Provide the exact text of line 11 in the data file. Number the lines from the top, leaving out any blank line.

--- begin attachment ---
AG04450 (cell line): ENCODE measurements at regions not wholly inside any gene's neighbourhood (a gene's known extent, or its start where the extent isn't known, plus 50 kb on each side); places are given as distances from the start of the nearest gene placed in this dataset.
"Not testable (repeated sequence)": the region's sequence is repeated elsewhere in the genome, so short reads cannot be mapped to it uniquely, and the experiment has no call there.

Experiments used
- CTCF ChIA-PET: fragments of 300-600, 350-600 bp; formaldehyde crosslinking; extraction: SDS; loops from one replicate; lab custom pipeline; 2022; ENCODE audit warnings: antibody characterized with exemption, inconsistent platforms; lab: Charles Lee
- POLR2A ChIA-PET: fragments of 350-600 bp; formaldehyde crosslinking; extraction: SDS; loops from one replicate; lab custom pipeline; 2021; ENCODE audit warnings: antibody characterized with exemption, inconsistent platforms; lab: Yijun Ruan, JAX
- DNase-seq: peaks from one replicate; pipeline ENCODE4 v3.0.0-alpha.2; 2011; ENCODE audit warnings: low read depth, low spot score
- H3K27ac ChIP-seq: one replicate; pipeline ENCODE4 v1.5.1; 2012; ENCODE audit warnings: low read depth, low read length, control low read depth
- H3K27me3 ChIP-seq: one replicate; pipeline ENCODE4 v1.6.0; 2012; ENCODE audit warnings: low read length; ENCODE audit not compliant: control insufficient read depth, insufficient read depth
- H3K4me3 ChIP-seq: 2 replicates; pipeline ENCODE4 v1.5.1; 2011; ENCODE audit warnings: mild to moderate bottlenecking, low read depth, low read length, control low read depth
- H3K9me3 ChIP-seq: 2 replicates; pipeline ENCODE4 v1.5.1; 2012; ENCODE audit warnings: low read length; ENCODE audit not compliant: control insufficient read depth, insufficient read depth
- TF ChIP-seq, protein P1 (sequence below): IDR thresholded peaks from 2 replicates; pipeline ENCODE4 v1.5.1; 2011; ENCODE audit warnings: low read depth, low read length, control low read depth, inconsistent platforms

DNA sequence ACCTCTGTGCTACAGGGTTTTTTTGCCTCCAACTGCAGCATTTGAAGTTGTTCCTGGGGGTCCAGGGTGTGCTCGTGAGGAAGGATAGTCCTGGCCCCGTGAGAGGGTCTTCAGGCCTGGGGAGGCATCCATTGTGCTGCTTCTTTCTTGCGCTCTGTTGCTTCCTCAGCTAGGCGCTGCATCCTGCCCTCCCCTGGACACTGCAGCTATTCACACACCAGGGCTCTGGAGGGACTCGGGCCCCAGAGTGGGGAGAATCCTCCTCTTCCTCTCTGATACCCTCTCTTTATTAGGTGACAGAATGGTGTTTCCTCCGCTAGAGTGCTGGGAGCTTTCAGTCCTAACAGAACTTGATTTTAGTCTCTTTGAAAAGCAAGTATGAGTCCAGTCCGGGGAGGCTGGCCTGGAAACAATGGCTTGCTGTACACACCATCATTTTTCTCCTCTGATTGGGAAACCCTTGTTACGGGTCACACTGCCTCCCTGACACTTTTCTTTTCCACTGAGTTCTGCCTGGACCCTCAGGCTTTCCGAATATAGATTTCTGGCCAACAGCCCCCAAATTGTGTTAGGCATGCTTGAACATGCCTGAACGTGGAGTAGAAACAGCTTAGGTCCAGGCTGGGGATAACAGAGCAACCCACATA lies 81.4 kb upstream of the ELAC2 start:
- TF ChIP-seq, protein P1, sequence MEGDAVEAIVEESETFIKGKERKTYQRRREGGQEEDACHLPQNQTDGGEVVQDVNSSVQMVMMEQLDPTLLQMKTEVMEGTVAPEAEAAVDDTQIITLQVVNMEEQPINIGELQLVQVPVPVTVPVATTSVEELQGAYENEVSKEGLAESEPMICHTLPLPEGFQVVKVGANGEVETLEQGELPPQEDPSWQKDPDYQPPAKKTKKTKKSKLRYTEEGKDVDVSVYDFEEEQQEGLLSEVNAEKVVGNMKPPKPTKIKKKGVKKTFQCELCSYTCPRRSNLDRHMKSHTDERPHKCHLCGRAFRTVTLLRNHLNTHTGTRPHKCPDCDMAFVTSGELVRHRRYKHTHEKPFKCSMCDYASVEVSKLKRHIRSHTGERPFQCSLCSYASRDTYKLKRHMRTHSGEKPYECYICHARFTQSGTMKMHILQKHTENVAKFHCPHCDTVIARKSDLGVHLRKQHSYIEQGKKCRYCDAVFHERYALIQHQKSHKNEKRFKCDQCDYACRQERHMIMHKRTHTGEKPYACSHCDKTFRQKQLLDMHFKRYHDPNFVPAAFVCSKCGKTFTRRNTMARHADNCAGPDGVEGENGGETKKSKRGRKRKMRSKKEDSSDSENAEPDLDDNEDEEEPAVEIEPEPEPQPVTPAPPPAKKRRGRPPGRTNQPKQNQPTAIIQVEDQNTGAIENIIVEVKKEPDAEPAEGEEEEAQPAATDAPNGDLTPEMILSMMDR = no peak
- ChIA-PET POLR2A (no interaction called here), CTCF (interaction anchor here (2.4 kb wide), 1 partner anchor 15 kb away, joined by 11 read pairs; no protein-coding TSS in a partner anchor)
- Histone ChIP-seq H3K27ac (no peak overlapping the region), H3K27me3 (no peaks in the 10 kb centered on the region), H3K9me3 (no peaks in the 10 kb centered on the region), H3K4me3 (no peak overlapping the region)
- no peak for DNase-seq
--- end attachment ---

- TF ChIP-seq, protein P1 (sequence below): IDR thresholded peaks from 2 replicates; pipeline ENCODE4 v1.5.1; 2011; ENCODE audit warnings: low read depth, low read length, control low read depth, inconsistent platforms